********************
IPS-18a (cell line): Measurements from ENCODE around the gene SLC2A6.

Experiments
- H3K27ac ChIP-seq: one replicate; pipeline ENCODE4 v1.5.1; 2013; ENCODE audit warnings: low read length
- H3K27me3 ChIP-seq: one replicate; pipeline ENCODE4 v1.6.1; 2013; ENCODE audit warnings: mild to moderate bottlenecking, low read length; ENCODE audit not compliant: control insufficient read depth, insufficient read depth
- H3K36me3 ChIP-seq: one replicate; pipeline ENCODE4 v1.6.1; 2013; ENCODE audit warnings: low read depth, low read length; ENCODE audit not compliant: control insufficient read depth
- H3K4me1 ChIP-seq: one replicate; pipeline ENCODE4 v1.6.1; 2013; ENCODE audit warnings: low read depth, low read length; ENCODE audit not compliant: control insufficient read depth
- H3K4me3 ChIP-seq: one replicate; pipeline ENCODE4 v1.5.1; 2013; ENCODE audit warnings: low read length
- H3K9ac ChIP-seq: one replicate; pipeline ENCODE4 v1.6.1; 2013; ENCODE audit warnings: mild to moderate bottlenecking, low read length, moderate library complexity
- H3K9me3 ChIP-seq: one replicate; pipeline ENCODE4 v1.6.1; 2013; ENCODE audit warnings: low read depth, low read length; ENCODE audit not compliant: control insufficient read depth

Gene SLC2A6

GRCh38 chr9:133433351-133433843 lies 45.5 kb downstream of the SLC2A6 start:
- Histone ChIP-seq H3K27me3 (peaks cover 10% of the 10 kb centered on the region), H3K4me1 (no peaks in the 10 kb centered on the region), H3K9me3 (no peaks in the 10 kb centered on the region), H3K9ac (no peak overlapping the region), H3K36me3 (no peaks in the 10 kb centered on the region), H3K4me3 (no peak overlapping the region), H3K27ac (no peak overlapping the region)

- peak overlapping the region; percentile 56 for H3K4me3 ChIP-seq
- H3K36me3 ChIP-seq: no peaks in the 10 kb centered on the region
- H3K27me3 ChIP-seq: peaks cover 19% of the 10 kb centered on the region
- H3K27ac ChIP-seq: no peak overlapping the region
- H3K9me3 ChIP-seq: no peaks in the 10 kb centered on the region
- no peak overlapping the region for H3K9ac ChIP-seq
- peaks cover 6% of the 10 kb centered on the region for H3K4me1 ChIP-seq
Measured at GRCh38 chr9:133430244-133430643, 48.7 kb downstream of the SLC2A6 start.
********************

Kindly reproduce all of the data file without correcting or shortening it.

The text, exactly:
IPS-18a (cell line): Measurements from ENCODE around the gene SLC2A6.

Experiments
- H3K27ac ChIP-seq: one replicate; pipeline ENCODE4 v1.5.1; 2013; ENCODE audit warnings: low read length
- H3K27me3 ChIP-seq: one replicate; pipeline ENCODE4 v1.6.1; 2013; ENCODE audit warnings: mild to moderate bottlenecking, low read length; ENCODE audit not compliant: control insufficient read depth, insufficient read depth
- H3K36me3 ChIP-seq: one replicate; pipeline ENCODE4 v1.6.1; 2013; ENCODE audit warnings: low read depth, low read length; ENCODE audit not compliant: control insufficient read depth
- H3K4me1 ChIP-seq: one replicate; pipeline ENCODE4 v1.6.1; 2013; ENCODE audit warnings: low read depth, low read length; ENCODE audit not compliant: control insufficient read depth
- H3K4me3 ChIP-seq: one replicate; pipeline ENCODE4 v1.5.1; 2013; ENCODE audit warnings: low read length
- H3K9ac ChIP-seq: one replicate; pipeline ENCODE4 v1.6.1; 2013; ENCODE audit warnings: mild to moderate bottlenecking, low read length, moderate library complexity
- H3K9me3 ChIP-seq: one replicate; pipeline ENCODE4 v1.6.1; 2013; ENCODE audit warnings: low read depth, low read length; ENCODE audit not compliant: control insufficient read depth

Gene SLC2A6

GRCh38 chr9:133433351-133433843 lies 45.5 kb downstream of the SLC2A6 start:
- Histone ChIP-seq H3K27me3 (peaks cover 10% of the 10 kb centered on the region), H3K4me1 (no peaks in the 10 kb centered on the region), H3K9me3 (no peaks in the 10 kb centered on the region), H3K9ac (no peak overlapping the region), H3K36me3 (no peaks in the 10 kb centered on the region), H3K4me3 (no peak overlapping the region), H3K27ac (no peak overlapping the region)

- peak overlapping the region; percentile 56 for H3K4me3 ChIP-seq
- H3K36me3 ChIP-seq: no peaks in the 10 kb centered on the region
- H3K27me3 ChIP-seq: peaks cover 19% of the 10 kb centered on the region
- H3K27ac ChIP-seq: no peak overlapping the region
- H3K9me3 ChIP-seq: no peaks in the 10 kb centered on the region
- no peak overlapping the region for H3K9ac ChIP-seq
- peaks cover 6% of the 10 kb centered on the region for H3K4me1 ChIP-seq
Measured at GRCh38 chr9:133430244-133430643, 48.7 kb downstream of the SLC2A6 start.